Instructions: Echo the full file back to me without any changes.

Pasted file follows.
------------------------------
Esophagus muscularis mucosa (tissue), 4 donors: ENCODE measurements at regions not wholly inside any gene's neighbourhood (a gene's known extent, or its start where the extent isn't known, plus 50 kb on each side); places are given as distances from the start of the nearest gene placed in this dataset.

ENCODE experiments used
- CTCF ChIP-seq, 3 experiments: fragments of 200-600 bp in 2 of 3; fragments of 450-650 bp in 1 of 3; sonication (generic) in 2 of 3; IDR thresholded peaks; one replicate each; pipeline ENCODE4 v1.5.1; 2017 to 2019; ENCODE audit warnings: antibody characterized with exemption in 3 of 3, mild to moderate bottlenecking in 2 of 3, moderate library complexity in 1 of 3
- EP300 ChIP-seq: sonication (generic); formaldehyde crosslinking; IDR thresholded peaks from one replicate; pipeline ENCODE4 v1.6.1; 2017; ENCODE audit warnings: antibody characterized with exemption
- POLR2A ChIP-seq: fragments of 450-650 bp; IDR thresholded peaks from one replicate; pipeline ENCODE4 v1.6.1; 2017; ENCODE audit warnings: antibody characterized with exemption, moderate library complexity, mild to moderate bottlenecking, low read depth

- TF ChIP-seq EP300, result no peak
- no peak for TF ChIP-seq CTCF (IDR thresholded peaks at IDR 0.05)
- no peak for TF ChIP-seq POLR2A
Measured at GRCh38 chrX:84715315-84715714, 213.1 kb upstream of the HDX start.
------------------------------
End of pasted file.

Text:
Esophagus muscularis mucosa (tissue), 4 donors: ENCODE measurements at regions not wholly inside any gene's neighbourhood (a gene's known extent, or its start where the extent isn't known, plus 50 kb on each side); places are given as distances from the start of the nearest gene placed in this dataset.

ENCODE experiments used
- CTCF ChIP-seq, 3 experiments: fragments of 200-600 bp in 2 of 3; fragments of 450-650 bp in 1 of 3; sonication (generic) in 2 of 3; IDR thresholded peaks; one replicate each; pipeline ENCODE4 v1.5.1; 2017 to 2019; ENCODE audit warnings: antibody characterized with exemption in 3 of 3, mild to moderate bottlenecking in 2 of 3, moderate library complexity in 1 of 3
- EP300 ChIP-seq: sonication (generic); formaldehyde crosslinking; IDR thresholded peaks from one replicate; pipeline ENCODE4 v1.6.1; 2017; ENCODE audit warnings: antibody characterized with exemption
- POLR2A ChIP-seq: fragments of 450-650 bp; IDR thresholded peaks from one replicate; pipeline ENCODE4 v1.6.1; 2017; ENCODE audit warnings: antibody characterized with exemption, moderate library complexity, mild to moderate bottlenecking, low read depth

- TF ChIP-seq EP300, result no peak
- no peak for TF ChIP-seq CTCF (IDR thresholded peaks at IDR 0.05)
- no peak for TF ChIP-seq POLR2A
Measured at GRCh38 chrX:84715315-84715714, 213.1 kb upstream of the HDX start.